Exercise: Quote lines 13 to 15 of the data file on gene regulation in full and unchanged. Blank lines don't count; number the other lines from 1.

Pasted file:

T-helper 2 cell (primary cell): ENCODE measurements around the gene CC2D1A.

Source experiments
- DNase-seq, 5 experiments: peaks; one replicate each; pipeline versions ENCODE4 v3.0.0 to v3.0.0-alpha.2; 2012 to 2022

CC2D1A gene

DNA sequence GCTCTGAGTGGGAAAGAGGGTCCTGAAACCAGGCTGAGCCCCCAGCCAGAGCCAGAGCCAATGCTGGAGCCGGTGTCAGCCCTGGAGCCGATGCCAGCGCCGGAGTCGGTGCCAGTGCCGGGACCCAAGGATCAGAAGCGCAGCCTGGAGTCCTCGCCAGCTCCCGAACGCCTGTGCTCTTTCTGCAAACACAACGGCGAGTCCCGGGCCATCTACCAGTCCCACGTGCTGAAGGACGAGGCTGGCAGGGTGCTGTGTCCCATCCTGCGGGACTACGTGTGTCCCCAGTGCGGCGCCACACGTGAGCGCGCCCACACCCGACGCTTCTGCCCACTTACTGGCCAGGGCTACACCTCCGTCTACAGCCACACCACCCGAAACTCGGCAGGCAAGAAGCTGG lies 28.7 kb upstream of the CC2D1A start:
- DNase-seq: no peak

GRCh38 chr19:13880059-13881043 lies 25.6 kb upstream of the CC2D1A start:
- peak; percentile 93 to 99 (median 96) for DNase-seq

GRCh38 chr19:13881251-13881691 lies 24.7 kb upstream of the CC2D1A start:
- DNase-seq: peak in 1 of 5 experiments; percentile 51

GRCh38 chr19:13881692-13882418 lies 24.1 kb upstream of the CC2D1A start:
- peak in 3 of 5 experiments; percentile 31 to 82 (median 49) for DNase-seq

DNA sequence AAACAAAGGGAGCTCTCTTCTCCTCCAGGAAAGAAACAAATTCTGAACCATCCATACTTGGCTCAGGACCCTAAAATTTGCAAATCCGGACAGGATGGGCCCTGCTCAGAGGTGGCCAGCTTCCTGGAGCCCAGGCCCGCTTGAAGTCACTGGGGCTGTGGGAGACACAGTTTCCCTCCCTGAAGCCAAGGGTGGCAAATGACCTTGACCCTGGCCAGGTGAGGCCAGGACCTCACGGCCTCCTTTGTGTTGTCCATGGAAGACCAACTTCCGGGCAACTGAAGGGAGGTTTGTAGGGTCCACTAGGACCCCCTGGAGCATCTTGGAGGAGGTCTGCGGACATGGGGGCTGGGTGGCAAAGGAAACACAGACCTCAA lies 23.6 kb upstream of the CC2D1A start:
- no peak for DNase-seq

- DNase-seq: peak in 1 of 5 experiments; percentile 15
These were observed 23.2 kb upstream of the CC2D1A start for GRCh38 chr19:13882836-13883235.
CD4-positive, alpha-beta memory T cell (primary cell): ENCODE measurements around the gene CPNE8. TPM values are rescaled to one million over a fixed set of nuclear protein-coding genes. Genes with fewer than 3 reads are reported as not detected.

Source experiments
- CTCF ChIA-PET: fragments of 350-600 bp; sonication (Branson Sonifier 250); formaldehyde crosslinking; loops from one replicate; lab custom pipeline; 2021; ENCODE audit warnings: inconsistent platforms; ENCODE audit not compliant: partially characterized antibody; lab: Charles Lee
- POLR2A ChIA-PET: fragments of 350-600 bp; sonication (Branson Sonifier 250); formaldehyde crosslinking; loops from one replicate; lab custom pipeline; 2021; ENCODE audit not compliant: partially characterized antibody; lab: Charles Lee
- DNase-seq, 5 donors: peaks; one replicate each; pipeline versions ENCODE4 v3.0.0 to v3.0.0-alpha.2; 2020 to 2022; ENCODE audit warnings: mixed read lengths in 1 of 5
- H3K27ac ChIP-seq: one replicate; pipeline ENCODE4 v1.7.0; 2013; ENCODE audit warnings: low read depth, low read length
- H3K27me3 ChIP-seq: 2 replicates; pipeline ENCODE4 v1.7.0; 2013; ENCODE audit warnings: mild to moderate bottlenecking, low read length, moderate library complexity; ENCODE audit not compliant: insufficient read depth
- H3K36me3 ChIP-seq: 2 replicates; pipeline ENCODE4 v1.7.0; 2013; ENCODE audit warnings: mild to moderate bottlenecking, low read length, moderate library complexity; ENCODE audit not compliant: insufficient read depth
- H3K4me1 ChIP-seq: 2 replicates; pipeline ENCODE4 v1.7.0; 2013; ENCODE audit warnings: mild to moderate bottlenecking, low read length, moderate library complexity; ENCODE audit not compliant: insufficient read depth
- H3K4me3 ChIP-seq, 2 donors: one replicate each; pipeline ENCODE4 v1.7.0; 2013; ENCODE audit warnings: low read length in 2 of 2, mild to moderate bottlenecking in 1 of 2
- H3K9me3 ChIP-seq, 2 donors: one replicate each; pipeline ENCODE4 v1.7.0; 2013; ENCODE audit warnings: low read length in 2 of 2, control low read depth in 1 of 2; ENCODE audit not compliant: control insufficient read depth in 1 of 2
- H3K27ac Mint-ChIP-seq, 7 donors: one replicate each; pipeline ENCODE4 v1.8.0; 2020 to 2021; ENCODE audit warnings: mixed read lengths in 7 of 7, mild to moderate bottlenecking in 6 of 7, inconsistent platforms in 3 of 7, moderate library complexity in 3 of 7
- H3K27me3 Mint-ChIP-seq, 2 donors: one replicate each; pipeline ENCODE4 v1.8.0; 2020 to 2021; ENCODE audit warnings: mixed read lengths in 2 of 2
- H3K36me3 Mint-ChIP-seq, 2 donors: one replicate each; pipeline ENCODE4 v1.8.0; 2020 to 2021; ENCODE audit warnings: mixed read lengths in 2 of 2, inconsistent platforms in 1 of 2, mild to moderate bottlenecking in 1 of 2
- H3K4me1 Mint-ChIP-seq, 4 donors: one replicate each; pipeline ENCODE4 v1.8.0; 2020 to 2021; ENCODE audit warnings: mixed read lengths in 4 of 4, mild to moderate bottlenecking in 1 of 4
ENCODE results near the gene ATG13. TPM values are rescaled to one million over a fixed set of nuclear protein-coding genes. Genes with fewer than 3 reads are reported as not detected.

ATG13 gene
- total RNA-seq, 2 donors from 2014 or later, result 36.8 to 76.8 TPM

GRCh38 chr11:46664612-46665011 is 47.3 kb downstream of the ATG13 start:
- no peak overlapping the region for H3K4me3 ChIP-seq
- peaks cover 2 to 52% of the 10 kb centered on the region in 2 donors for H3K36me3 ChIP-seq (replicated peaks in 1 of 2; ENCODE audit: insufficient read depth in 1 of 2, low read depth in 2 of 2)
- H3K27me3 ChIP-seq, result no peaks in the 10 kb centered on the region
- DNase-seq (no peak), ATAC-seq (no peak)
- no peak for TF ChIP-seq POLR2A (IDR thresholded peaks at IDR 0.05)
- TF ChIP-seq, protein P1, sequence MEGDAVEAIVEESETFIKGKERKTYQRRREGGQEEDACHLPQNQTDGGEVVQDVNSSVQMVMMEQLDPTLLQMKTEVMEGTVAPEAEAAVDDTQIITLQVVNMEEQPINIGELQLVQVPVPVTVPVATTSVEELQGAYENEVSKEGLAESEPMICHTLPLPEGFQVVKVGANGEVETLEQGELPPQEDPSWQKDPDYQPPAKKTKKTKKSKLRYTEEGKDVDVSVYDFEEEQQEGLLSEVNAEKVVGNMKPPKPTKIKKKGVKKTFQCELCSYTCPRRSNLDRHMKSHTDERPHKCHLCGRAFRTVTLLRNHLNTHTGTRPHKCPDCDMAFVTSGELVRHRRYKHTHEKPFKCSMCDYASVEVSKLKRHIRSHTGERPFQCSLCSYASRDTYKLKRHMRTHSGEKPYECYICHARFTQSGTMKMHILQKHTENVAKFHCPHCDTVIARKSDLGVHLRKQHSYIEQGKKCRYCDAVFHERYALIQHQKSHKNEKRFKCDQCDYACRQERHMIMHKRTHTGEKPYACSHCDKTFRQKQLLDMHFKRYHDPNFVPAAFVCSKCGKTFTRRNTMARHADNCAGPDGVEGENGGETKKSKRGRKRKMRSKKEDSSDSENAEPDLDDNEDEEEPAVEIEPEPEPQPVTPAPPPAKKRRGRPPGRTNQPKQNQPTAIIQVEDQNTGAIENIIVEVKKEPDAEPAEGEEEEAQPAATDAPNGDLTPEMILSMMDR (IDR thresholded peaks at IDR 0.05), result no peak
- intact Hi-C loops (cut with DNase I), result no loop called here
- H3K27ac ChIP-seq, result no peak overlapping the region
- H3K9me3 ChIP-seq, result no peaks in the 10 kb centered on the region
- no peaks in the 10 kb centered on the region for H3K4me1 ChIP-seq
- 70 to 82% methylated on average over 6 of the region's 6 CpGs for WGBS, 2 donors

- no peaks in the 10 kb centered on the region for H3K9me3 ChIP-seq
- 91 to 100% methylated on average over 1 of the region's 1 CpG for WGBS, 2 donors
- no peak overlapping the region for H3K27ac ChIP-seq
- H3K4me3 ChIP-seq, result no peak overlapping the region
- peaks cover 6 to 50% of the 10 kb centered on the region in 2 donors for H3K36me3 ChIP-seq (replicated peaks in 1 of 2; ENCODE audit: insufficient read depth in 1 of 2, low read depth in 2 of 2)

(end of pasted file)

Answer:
DNA sequence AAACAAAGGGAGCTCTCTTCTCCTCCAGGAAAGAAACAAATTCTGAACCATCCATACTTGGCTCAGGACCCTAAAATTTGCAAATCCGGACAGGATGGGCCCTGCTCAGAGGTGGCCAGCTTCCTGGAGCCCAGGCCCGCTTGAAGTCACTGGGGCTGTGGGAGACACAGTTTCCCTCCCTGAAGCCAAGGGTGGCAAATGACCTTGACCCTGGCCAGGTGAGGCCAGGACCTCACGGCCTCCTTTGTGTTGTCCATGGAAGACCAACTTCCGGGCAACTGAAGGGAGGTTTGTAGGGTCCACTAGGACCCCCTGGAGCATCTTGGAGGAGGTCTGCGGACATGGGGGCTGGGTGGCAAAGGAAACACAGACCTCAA lies 23.6 kb upstream of the CC2D1A start:
- no peak for DNase-seq

- DNase-seq: peak in 1 of 5 experiments; percentile 15